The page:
Re: “Chilliwack mother upset her daughter with Down syndrome, autism excluded from Zajac Ranch camp,” www.theprogress.com, Oct. 26, 2022.
I would like to clarify some misconceptions about the situation I encountered with Camp Zajac when I applied to have my daughter attend camp a week in July.
Camp Zajac is the only special needs camp that is locally available. Camps for typical children have routinely rejected our daughter, as well as recreation centre day camps, dance schools, group sports, daycares, etc. We never drop our daughter off anywhere without full disclosure of her flight risk and behaviour concerns and she is always accompanied by either my husband, myself, or a trained respite worker must be with her at all times for any and all activities. We attend with her and stay with her for the duration of the activity.
When I applied for my daughter to go to this camp, which is actually a wonderful camp, my application form repeatedly stated that she was a flight riskeloper. I also said she needed one-on-one care; they provide this for the campers, but had already allocated all of their workers. At that point, they said that since my daughter needed one-on-one care and they didn’t have the staff, we would have to provide our own personal support worker (PSW). We did so. We were prepared to pay our own PSW, to have the PSW stay with her the entire time she was at the camp, and then take her home at night so the staff wouldn’t have to deal with any safety issues if she tried to run. We were also going to pay full price for the camp even though our worker was only going to take her for four of the five days of camp.
The PSWs are not supposed to be parents; the camp is meant to be a break for both the parents and the children and give our kids a chance to spend time with their peers. My husband was also unavailable as we have another child.
The president told us repeatedly that they were not a day camp. When I asked how they could keep her safe at night, at no time did they say they had the staff or any safety measures in place (e.g., alarm). Since they admittedly could not keep her safe, we said that our worker can take her back home at night, come back in the morning dressed, fed, and ready to go and stay with her all day. The only thing we asked the staff to do was unlock the gates for our worker to come in every morning. They don’t close the gates until the evening, so my worker would have just left with my daughter. We didn’t ask the staff to do anything, except to let her go home at night. The camp said no. If she didn’t stay overnight, she couldn’t go. I said that even if we had a second worker, if they fell asleep, the camp had no safety measures in place, which necessitated us taking her home at night.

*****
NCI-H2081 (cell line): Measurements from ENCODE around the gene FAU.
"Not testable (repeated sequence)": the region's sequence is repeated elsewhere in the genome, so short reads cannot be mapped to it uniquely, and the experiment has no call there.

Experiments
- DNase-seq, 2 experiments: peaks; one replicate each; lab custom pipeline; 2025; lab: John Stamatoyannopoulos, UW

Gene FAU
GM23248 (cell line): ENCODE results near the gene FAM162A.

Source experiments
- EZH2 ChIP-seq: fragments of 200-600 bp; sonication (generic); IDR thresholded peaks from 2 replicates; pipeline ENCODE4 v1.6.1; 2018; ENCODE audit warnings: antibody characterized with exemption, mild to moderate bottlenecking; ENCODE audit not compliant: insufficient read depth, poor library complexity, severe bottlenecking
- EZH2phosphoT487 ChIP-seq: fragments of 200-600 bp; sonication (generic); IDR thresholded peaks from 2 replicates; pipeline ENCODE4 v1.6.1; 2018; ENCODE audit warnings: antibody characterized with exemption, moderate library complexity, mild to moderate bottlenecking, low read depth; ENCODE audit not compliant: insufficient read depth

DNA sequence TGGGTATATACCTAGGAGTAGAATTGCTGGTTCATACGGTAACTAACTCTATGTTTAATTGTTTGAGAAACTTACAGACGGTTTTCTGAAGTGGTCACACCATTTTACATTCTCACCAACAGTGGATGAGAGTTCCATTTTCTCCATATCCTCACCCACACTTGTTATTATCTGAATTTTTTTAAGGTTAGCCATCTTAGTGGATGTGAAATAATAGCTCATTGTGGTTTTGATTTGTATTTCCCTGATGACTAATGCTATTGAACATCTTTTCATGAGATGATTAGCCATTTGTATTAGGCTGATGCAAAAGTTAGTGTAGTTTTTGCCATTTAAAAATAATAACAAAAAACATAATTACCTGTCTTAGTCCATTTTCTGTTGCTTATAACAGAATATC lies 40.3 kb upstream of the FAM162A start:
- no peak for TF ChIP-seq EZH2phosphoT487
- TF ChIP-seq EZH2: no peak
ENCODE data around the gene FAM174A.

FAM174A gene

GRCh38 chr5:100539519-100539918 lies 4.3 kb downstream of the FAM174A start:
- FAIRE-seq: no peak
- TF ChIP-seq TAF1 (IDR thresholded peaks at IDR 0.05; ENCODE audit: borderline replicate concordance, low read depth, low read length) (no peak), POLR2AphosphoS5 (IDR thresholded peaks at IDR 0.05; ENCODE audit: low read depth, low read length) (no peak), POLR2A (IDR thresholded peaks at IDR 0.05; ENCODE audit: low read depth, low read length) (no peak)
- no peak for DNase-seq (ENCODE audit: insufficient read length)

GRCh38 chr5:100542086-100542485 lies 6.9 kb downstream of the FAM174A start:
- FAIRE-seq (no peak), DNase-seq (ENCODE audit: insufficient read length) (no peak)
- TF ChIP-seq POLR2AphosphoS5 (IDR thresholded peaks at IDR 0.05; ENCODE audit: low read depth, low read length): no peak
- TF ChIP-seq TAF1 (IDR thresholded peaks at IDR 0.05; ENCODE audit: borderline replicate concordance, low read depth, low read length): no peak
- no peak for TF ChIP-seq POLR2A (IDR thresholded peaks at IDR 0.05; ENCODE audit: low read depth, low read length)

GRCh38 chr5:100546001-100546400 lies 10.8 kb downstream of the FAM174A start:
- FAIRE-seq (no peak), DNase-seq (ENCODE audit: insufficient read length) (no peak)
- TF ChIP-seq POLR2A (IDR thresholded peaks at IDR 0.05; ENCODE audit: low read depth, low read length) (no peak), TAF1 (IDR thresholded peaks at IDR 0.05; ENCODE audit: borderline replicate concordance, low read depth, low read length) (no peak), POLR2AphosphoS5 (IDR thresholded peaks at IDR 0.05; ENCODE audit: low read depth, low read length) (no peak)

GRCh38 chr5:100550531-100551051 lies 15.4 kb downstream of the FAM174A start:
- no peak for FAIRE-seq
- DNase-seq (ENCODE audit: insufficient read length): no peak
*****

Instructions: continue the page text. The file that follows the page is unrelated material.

Contrary to the comments and criticism that I received (online), we were not going to drop my daughter off, leave her unattended with the staff and expect them to look after her for the week. We proposed the solutions of providing a PSW and paying all of her expenses as well as taking her home at night because the camp admittedly didn’t have the staff or safety measures for my daughter. The answer was “no’ over and over, there was no wiggle room because they had “always done it that way.” My husband and I had a Zoom meeting with Carmen Zajac and a representative from Inclusion BC and they talked about the impact on them because of my persistence. Carmen was abrasive and rude and most definitely not willing to work with us. The only thing we asked for was for the staff to unlock the gates four mornings of a five-day camp.
The point of the story was that my daughter, like many children with special needs, was excluded from yet another place. This has been a pattern for the last 12 years and this was the first time I challenged it – because it was a camp dedicated to special needs children. On their website, it says, “Every kid should get to go to summer camp – let’s work on that together” a quote attributed to founder Mel Zajac. We tried hard to make it work, but ultimately, my daughter missed out. Unless there is a change in perspective and staffing, the same hurdles will exist in the future with this camp. It’s one thing to say they can assist next year and another to put up barriers on all staff levels, which is what really transpired.
Other parents of special needs children shared their stories with me; I am by far not alone. It is a human rights violation to be excluded on the basis of disability; our view is that is exactly what happened here.
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